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Thea Musgrave

Publisher: Novello & Co

The Mocking-Bird (2000),
commissioned jointly by the Serge Koussevitsky Foundation in the Library of Congress, with the approval of the Librarian of the Library of Congress, and the Koussevitsky Music Foundation, Inc., and by Boston Musica Viva.
Text Writer
Thea Musgrave, after Ambrose Bierce
Publisher
Novello & Co Ltd
Category
Opera and Music Theatre
Sub Category
Chamber Opera
Year Composed
2000
Duration
28 Minutes
Language
English
Soloist
Baritone
Programme Note
Thea Musgrave The Mocking-Bird (2000),
Musgrave has described this work as follows: “ I believe that war is a barbaric and primitive way of settling inevitable differences between nations and peoples, and these stories of Bierce show that, of all wars, civil war is perhaps the most devastating. He has an almost journalistic way of describing details of place and situation alongside wonderful poetic imagery; it is perhaps this style that gives his stories their evocative power. It is 1861 and as The Mocking-bird opens we see a soldier, Sergeant Grayrock, on picket duty. He is lost, and fearful that he is in fact lost behind enemy lines… and is bitter at this situation. [For him] the mocking-bird is a joyful memory of his earlier years, those golden days of his youth when life was happier.”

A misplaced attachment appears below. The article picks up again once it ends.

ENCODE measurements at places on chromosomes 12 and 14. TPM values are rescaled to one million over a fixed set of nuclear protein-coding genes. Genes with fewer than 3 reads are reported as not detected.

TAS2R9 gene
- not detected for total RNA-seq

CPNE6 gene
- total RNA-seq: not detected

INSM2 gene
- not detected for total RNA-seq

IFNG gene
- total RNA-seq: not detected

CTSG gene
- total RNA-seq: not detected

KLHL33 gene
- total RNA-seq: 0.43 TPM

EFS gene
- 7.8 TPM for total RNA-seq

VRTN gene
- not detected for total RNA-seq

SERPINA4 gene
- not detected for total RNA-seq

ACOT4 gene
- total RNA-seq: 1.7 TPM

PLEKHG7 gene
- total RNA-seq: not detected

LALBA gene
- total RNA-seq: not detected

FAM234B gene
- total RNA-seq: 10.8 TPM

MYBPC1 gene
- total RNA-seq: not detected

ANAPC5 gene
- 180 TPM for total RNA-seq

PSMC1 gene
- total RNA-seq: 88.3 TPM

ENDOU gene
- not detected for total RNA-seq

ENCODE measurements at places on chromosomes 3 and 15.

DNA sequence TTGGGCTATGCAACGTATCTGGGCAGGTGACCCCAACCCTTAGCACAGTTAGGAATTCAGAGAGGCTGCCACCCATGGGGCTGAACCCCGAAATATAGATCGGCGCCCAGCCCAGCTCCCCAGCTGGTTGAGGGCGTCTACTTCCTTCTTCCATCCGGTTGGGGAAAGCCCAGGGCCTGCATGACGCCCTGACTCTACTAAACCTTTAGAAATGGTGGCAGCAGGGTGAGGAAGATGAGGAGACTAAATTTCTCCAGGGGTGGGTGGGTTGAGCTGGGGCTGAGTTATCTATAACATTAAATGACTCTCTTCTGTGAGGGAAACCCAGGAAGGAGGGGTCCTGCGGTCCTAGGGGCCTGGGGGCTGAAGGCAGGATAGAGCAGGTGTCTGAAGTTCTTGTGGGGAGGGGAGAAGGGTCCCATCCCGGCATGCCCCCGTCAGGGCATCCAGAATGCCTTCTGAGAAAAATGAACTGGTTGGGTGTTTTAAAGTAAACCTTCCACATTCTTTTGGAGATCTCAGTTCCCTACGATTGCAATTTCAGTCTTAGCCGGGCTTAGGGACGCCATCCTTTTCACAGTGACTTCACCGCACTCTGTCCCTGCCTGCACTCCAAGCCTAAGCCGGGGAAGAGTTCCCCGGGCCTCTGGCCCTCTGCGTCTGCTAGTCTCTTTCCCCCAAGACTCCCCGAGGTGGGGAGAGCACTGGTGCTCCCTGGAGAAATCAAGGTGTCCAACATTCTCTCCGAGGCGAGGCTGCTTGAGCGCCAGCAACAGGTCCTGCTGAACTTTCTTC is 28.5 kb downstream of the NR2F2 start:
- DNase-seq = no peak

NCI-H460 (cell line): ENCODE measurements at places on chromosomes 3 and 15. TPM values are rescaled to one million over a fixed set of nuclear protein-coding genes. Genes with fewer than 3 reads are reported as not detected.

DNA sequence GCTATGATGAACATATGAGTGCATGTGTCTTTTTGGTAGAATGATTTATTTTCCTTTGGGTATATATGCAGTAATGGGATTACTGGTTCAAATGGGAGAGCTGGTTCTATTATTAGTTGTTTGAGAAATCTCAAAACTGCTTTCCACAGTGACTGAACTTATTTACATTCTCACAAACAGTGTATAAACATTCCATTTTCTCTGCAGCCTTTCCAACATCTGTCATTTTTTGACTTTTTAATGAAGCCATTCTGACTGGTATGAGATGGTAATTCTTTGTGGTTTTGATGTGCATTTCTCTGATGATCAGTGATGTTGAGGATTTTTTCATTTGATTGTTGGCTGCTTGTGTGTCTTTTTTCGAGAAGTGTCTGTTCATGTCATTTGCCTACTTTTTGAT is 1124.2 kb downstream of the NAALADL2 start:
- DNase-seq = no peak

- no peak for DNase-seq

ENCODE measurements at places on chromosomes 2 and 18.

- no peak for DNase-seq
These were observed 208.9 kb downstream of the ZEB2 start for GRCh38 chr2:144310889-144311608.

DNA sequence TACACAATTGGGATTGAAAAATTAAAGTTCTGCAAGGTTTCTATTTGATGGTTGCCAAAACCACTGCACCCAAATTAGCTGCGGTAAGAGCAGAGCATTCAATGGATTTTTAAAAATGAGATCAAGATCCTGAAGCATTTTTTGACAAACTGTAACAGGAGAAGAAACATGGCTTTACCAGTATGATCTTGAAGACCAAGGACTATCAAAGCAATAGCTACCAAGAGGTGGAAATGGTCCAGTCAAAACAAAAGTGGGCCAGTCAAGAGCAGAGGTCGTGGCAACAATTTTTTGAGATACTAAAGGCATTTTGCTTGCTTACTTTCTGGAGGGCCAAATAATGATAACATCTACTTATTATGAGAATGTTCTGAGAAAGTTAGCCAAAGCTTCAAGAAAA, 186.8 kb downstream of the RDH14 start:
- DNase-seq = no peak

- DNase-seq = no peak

Performances
Date
Title
  • 16 NOV 2013
    Boston, U.S.A.
    Boston Musica Viva
    Richard Pittman, conductor
  • 03 MAY 2002
    The Mocking-Bird World Premiere
    Tsai Performance Center, Boston
    Boston Musica Viva
    Randall Scarlata, baritone; Richard Pittman, conductor

Reviews
The monodrama is a small but choice subdivision in the world of music. Now the 21st century has produced its first contender, Thea Musgrave’s extraordinary anti-war parable THE MOCKING-BIRD. [It is] a dramatic display of Musgrave’s talents. Musgrave’s decades of experience of writing every kind of music show in the precision of her craftsmanship—the adroit and evocative use of the six-instrument ensemble; the clear and meaningful text-setting (the libretto is her own); the skillful writing for voice; and above all, the flexibility of the music, which moves from military tattoos through recitative, a mimicry of military voices that anticipates the appearance of the mocking-bird, to superb lyrical music of an idyllic past that tugged at the heart and already lingers in the memory. At the end the mocking-bird’s song embodies a ferocious irony that merges with an all-enveloping compassion; there is moral truth within this manipulative plot.
Richard Dyer, Boston Globe,1/1/0001
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